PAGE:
She lives in California. Learn more at www.suzannewoodsfisher.com and follow Suzanne on Twitter @suzannewfisher.
Guest Post from Suzanne Woods FisherA Stroll down Petticoat Row
Thirty years ago, I talked my sister into going on a trip to Nantucket Island. It’s one of those places that had always intrigued me. As a girl in the 1930s, my mother’s family vacationed in Nantucket; she even has a lightship basket to show for it. I expected the island to be interesting and beautiful, and it certainly did not disappoint. But something else happened as I walked down Centre Street one morning. This island captured my imagination in a way that’s hard to put into words. At the risk of sounding a tiny bit sun touched, I could practically see 19th century people on the roads, hear the “thee’s and thou’s” in their speech, even smell the strong scents of a bygone century—the musky perfume of rendered whale oil, the burning wood of the blacksmith, all mingled with the bracing sea air.
Centre Street has a local nickname: Petticoat Row. It comes from the 1800s, when men were at sea for long periods and women stepped into their shoes to keep businesses going. Nantucket women gained a reputation for being strong and capable. Their competence was encouraged by the Society of Friends (Quakers), the island’s dominant religion, which believed in the equality of men and women in all aspects of life. That hasn’t changed. Today, half of all Nantucket businesses are run by women.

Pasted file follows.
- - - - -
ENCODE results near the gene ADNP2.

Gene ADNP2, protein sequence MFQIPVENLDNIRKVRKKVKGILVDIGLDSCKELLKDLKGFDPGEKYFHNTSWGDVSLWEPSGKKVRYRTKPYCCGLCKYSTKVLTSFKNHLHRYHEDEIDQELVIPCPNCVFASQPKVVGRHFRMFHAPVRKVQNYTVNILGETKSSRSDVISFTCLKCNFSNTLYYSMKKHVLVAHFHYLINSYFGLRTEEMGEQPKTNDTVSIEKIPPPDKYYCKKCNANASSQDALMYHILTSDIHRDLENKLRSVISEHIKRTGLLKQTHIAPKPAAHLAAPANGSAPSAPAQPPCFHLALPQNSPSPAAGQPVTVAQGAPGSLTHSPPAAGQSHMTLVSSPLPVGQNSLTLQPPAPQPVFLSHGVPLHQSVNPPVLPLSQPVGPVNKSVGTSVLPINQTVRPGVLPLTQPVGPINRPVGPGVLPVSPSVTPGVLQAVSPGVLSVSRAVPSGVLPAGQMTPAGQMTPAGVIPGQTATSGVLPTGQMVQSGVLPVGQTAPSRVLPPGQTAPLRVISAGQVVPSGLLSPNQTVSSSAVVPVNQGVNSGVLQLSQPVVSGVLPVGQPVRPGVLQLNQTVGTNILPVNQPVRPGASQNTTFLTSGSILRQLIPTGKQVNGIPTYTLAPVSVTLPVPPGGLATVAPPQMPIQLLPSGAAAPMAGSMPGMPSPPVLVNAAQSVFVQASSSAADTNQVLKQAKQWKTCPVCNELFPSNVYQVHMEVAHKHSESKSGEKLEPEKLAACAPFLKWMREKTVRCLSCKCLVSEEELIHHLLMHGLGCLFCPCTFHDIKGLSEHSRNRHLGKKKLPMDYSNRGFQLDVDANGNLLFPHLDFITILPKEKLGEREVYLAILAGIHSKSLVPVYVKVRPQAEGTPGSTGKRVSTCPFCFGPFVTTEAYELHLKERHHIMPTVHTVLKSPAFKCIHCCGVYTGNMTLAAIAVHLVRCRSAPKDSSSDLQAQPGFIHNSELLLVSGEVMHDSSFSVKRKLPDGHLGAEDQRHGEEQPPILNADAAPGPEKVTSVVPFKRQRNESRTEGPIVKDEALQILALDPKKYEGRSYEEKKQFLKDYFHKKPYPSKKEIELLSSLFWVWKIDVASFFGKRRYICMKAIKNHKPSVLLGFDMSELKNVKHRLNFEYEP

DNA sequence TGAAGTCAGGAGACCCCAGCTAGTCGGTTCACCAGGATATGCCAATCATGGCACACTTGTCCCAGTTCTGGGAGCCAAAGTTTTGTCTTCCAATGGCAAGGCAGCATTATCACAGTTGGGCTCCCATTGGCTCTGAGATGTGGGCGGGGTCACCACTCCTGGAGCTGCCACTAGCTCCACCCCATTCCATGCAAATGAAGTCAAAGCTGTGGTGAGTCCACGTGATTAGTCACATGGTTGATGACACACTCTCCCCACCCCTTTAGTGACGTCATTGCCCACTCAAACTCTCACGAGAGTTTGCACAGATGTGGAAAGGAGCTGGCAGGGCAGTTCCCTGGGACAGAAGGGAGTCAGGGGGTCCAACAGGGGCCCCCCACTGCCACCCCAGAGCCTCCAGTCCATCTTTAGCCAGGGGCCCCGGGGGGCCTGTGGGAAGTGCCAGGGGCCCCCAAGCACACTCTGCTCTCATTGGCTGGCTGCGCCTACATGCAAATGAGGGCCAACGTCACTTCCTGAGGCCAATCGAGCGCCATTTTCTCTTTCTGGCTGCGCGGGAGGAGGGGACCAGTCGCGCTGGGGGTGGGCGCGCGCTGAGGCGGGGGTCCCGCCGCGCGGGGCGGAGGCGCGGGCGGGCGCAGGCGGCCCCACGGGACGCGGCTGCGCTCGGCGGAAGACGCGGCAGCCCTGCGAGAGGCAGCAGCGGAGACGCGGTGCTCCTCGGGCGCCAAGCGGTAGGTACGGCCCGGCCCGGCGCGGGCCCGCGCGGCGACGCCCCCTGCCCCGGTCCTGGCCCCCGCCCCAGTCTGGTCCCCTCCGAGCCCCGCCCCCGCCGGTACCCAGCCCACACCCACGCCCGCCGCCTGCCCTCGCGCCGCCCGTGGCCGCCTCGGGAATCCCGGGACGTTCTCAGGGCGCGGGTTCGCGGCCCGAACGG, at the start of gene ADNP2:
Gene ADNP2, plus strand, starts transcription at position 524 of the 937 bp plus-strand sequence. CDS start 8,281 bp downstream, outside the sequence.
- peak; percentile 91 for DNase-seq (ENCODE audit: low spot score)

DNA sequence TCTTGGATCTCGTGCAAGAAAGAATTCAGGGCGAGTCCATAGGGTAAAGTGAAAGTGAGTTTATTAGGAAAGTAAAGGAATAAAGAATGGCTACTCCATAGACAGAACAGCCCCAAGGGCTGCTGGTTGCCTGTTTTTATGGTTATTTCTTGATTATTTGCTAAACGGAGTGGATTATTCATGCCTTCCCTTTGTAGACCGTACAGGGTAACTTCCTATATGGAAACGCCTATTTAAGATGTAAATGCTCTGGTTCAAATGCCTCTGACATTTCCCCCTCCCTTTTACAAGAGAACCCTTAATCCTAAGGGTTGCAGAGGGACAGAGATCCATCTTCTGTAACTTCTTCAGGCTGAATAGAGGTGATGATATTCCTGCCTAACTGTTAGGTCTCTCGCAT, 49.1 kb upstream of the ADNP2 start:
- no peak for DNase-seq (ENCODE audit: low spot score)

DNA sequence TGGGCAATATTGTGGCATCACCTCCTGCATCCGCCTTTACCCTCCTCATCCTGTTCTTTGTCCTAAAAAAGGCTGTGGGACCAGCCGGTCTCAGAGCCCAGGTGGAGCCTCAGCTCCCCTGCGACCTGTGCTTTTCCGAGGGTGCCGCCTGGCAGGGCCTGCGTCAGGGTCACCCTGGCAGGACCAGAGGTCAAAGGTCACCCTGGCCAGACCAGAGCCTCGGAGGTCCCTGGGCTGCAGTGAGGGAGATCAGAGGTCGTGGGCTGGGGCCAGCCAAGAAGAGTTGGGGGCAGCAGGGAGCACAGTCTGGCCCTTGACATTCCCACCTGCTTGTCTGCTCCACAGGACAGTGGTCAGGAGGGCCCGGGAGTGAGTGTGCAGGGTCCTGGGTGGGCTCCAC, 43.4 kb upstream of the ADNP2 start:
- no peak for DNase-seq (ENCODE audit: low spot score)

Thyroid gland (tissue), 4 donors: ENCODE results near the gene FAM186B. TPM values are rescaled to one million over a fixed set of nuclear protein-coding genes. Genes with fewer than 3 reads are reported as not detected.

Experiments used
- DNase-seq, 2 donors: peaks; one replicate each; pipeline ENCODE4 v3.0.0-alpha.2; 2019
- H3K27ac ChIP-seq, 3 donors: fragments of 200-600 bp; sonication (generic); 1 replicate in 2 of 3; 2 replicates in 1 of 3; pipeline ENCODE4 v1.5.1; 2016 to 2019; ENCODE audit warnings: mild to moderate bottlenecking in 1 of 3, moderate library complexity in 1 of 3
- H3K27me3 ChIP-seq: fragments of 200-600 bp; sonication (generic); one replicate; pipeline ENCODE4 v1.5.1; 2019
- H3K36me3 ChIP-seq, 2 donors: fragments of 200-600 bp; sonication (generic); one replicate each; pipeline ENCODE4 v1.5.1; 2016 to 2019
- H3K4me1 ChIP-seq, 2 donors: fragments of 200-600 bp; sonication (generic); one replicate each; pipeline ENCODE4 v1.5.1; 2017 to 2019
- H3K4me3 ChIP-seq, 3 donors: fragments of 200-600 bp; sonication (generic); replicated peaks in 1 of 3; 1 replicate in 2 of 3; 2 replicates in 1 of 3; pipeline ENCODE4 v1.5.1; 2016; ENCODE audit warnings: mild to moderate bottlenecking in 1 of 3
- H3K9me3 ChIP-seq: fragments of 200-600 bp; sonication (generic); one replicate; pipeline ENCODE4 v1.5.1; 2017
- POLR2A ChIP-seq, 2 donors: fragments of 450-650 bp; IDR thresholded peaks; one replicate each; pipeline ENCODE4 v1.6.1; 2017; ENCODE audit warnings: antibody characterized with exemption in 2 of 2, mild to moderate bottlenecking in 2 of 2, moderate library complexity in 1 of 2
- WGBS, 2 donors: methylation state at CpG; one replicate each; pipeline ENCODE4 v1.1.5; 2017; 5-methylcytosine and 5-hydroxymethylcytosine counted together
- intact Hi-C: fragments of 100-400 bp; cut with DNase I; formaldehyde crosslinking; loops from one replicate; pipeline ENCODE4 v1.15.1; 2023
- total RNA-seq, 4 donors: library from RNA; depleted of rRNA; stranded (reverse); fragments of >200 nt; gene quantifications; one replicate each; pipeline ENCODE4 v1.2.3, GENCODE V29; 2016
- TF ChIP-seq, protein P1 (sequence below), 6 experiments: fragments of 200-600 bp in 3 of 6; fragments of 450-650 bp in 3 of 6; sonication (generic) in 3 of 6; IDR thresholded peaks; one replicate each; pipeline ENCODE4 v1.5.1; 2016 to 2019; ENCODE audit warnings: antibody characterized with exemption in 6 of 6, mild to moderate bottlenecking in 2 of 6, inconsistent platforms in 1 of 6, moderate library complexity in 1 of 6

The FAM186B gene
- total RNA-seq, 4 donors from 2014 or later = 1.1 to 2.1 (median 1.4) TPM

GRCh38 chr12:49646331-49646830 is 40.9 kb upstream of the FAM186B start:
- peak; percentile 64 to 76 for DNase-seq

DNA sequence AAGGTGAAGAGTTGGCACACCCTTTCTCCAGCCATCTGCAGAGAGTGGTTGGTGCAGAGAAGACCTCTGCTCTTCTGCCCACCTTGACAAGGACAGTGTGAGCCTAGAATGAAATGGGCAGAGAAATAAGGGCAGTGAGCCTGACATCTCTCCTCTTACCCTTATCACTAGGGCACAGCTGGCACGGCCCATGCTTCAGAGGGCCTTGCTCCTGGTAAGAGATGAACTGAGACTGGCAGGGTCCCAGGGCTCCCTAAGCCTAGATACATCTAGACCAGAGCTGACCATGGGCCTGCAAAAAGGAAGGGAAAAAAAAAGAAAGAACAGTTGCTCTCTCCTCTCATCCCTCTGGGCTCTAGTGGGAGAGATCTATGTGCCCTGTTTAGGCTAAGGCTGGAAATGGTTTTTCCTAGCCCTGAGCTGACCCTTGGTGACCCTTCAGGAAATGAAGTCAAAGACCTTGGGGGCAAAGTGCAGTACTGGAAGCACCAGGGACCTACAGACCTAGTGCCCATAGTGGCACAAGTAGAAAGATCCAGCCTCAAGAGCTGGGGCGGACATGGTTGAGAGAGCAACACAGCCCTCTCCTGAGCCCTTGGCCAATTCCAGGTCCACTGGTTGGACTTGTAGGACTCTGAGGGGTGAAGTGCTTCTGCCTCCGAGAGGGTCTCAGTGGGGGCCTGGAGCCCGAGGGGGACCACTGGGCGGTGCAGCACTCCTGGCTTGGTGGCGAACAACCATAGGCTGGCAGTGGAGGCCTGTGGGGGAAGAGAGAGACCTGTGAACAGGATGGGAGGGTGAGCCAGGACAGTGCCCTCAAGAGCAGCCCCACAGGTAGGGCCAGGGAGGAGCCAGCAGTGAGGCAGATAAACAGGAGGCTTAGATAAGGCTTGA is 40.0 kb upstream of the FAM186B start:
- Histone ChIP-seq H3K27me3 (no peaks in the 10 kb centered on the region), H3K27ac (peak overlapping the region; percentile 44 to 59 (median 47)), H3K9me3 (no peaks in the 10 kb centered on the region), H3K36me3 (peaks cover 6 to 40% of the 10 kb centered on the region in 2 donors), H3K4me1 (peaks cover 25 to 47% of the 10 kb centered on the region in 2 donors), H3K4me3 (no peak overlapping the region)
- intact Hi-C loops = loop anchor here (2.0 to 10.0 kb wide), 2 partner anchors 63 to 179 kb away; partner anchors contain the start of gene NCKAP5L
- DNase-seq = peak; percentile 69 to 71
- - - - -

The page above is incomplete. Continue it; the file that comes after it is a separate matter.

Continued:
Petticoat Row stuck in my mind, and eventually became the hook to contract a series of historical fiction with Revell Books. The ‘Nantucket Legacy’ series covers the rise and fall of Nantucket’s whaling period, when it became the wealthiest port in the world.
First up is Phoebe’s Light, releasing in February 2018, a novel about a spirited young woman who seeks her fortune only to find out she already had it.
After reading about Phoebe, I hope you’ll consider planning a trip to Nantucket (though try to go off-season. The population swells five times in the summer!). When you go, include a stop at the Petticoat Row Bakery (35 Centre Street)—the very location where Phoebe grew up, albeit a few centuries ago. Don’t leave the island without trying the Morning Glory Muffins, an island favorite. So worth the trip!
Nantucket’s Famous Morning Glory Muffins
1 ¼ cup sugar
2 ¼ cup flour
1 tablespoon cinnamon
2 tsp baking soda
½ tsp salt
½ cup shredded coconut
½ cup raisins
2 cup grated carrots (4 large)
1 apple, shredded
8 oz. crushed pineapple, drained
½ cup pecans or walnuts
1 cup vegetable oil
1 tsp vanilla
Sift together sugar, flour, cinnamon, baking soda, and salt into a large bowl. Add the fruit, carrots and nuts and stir to combine.
In a separate bowl, whisk eggs with oil and vanilla. Combine with dry ingredients and blend well.
Spoon batter into cupcake tins lined with muffin papers. Fill each cup to the brim. Bake in a preheated 350 degree oven for 35-40 minutes. These muffins needs 24 hours to ripen their full flavor. They freeze extremely well.
Recipe courtesy of Pamela A. McKinstry, Sconset Café